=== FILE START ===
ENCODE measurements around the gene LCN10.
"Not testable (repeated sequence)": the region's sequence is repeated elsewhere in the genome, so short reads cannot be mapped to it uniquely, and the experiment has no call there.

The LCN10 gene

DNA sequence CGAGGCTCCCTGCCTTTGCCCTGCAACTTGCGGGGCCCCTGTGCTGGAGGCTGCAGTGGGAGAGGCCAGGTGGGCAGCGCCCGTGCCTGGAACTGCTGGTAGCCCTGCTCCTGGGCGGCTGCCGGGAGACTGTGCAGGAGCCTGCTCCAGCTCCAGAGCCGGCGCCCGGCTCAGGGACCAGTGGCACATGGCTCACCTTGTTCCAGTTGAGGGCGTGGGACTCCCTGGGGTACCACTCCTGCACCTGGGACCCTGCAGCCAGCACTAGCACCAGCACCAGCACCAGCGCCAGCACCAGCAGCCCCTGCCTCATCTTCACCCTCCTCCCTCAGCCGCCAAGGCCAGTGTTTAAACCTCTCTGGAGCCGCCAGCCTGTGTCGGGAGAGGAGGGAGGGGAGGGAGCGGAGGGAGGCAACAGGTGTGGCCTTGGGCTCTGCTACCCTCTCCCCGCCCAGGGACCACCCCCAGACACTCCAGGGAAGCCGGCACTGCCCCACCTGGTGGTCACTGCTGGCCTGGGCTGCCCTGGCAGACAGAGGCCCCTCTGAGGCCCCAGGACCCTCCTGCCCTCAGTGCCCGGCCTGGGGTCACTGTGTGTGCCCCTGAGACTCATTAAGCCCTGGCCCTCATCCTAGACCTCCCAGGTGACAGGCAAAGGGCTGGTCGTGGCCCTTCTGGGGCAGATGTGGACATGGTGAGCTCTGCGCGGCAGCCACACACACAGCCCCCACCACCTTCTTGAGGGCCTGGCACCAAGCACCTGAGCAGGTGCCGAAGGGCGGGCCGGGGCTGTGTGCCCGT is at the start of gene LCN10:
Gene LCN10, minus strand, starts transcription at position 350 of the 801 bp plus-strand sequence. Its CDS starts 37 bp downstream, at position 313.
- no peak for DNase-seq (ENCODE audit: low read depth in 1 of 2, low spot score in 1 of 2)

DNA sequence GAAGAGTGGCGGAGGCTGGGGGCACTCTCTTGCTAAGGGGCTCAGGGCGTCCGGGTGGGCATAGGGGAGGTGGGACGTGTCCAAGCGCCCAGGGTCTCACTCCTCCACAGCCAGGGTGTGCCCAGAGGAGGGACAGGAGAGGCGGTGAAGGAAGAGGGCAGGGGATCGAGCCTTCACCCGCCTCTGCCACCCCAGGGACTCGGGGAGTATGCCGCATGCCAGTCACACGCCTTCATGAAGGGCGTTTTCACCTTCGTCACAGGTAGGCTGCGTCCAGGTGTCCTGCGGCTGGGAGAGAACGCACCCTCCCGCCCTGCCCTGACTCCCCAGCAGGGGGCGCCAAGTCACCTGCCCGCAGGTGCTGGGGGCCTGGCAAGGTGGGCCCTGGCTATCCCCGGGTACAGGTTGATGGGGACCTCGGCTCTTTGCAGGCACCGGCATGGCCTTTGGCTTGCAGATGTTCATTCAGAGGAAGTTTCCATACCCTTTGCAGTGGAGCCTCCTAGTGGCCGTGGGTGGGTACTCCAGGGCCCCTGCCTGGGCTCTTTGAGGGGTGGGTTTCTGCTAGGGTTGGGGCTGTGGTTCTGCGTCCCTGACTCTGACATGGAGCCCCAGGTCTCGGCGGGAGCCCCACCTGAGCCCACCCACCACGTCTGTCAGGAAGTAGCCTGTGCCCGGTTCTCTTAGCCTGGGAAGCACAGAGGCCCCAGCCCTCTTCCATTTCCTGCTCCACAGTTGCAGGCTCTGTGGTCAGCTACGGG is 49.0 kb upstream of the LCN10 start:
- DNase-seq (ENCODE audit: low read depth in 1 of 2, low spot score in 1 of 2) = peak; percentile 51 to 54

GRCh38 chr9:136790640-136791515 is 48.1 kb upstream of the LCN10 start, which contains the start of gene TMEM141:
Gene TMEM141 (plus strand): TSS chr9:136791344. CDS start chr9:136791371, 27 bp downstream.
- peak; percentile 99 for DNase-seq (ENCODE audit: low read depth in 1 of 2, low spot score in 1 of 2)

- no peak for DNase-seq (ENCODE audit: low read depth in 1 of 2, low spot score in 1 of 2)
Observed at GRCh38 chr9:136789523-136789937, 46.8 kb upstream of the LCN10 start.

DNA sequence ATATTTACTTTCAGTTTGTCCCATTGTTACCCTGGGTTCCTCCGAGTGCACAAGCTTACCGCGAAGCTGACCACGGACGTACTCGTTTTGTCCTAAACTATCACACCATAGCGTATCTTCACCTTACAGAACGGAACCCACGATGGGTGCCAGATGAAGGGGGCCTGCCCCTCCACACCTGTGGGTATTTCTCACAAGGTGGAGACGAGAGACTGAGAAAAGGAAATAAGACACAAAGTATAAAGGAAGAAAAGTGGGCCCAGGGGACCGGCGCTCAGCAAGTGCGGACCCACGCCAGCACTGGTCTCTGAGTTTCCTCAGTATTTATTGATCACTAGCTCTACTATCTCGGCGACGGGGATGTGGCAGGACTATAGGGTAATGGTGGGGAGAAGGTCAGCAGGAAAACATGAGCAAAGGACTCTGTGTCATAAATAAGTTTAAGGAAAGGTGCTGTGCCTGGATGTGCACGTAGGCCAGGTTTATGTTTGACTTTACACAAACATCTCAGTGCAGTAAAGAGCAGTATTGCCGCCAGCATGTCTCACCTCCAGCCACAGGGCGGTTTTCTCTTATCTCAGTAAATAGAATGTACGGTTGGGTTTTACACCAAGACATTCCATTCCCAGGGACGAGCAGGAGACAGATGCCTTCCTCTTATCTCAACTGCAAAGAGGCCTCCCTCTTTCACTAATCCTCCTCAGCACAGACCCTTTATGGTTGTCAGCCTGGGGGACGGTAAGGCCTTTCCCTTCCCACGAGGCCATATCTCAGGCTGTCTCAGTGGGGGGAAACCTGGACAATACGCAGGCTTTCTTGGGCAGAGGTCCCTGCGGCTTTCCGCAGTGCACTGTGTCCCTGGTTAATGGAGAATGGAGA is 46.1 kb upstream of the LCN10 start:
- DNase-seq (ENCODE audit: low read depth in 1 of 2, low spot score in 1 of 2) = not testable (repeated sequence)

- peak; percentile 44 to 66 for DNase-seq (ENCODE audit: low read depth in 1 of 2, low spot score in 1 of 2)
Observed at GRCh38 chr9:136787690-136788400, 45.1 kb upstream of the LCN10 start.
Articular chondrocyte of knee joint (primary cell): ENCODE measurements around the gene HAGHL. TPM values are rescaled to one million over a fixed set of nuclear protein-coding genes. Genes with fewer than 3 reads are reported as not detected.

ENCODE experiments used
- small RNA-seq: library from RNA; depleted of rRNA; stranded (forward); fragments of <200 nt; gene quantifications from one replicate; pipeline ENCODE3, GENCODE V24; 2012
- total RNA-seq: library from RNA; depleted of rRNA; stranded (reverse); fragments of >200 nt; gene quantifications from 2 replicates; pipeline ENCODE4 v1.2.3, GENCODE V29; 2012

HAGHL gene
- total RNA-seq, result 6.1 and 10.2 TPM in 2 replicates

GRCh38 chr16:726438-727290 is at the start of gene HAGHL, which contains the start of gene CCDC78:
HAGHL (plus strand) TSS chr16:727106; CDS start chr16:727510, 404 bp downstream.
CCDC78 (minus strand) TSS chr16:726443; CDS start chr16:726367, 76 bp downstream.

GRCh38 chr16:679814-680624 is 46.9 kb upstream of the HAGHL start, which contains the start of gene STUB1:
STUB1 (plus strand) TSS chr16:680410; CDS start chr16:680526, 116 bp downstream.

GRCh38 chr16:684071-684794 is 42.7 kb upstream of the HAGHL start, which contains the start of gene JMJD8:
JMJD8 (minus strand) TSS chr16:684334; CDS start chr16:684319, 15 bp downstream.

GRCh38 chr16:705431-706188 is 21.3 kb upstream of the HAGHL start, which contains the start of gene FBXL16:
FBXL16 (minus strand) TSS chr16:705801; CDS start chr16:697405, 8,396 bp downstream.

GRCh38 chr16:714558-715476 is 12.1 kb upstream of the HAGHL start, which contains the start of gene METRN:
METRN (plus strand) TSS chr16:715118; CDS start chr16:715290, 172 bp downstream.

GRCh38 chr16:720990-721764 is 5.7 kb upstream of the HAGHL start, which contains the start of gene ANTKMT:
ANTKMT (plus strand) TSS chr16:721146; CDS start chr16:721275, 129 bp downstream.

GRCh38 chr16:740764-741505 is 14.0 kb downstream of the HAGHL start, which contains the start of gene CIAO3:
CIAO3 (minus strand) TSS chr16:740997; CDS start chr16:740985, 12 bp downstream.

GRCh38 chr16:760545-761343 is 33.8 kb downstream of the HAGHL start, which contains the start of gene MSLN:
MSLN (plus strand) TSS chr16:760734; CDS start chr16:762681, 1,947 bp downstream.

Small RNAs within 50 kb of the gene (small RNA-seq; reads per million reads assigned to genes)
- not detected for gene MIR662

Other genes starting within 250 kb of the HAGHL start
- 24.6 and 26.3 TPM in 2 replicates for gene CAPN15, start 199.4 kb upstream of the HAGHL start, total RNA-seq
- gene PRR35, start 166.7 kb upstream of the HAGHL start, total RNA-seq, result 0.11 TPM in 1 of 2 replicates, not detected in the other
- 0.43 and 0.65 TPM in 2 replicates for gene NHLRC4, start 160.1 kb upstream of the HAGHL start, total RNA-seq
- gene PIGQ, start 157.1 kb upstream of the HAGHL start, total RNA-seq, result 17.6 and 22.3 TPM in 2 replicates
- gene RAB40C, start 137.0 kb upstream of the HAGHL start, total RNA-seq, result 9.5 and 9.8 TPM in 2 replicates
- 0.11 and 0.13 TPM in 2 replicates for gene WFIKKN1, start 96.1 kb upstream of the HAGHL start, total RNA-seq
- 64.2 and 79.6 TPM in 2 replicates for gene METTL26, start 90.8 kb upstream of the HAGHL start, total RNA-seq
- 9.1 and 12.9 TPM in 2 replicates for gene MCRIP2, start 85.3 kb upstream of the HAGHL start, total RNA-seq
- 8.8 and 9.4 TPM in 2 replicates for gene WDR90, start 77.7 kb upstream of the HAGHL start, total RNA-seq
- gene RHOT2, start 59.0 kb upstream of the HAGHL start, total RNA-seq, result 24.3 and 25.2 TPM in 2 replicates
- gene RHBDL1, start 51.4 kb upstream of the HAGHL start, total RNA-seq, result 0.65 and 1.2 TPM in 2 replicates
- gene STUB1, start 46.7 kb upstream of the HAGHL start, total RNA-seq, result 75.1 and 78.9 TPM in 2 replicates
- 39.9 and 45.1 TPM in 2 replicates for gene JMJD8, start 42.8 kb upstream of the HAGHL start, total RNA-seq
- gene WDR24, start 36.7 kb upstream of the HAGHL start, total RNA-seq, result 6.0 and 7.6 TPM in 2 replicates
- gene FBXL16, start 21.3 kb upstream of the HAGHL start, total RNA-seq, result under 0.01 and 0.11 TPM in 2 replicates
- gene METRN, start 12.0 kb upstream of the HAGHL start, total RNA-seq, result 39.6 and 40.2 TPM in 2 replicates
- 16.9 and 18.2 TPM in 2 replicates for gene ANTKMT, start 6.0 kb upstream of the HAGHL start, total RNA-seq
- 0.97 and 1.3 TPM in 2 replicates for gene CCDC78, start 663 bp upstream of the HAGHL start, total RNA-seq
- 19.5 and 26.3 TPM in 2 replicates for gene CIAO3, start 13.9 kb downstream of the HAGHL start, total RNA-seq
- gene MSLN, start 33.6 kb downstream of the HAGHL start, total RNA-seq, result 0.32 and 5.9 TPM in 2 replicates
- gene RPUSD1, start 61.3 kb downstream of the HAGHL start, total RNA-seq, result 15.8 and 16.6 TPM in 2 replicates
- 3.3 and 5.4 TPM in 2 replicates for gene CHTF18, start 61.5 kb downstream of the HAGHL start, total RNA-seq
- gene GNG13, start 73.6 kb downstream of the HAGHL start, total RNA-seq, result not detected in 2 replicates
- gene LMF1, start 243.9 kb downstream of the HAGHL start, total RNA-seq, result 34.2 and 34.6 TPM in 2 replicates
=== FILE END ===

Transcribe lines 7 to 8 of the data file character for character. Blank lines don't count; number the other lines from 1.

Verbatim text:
DNA sequence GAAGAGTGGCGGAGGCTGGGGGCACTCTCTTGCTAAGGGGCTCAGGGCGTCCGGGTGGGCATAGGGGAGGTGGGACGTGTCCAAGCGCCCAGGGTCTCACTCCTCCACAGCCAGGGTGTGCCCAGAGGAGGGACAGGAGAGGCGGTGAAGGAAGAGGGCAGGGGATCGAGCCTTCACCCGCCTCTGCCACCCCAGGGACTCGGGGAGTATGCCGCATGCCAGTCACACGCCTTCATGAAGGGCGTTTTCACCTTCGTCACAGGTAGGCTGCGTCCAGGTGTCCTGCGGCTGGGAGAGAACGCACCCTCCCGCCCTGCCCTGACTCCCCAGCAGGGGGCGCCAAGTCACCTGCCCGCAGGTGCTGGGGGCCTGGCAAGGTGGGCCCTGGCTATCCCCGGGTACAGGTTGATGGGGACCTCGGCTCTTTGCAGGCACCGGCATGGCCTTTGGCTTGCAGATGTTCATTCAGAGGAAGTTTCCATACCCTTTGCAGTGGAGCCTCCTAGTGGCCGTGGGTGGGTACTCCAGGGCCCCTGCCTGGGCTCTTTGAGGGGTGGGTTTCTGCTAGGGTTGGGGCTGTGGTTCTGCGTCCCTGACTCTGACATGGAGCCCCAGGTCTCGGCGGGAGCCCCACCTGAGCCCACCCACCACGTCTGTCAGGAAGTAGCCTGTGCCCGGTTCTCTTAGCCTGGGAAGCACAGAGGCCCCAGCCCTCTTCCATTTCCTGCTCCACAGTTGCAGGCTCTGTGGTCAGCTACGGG is 49.0 kb upstream of the LCN10 start:
- DNase-seq (ENCODE audit: low read depth in 1 of 2, low spot score in 1 of 2) = peak; percentile 51 to 54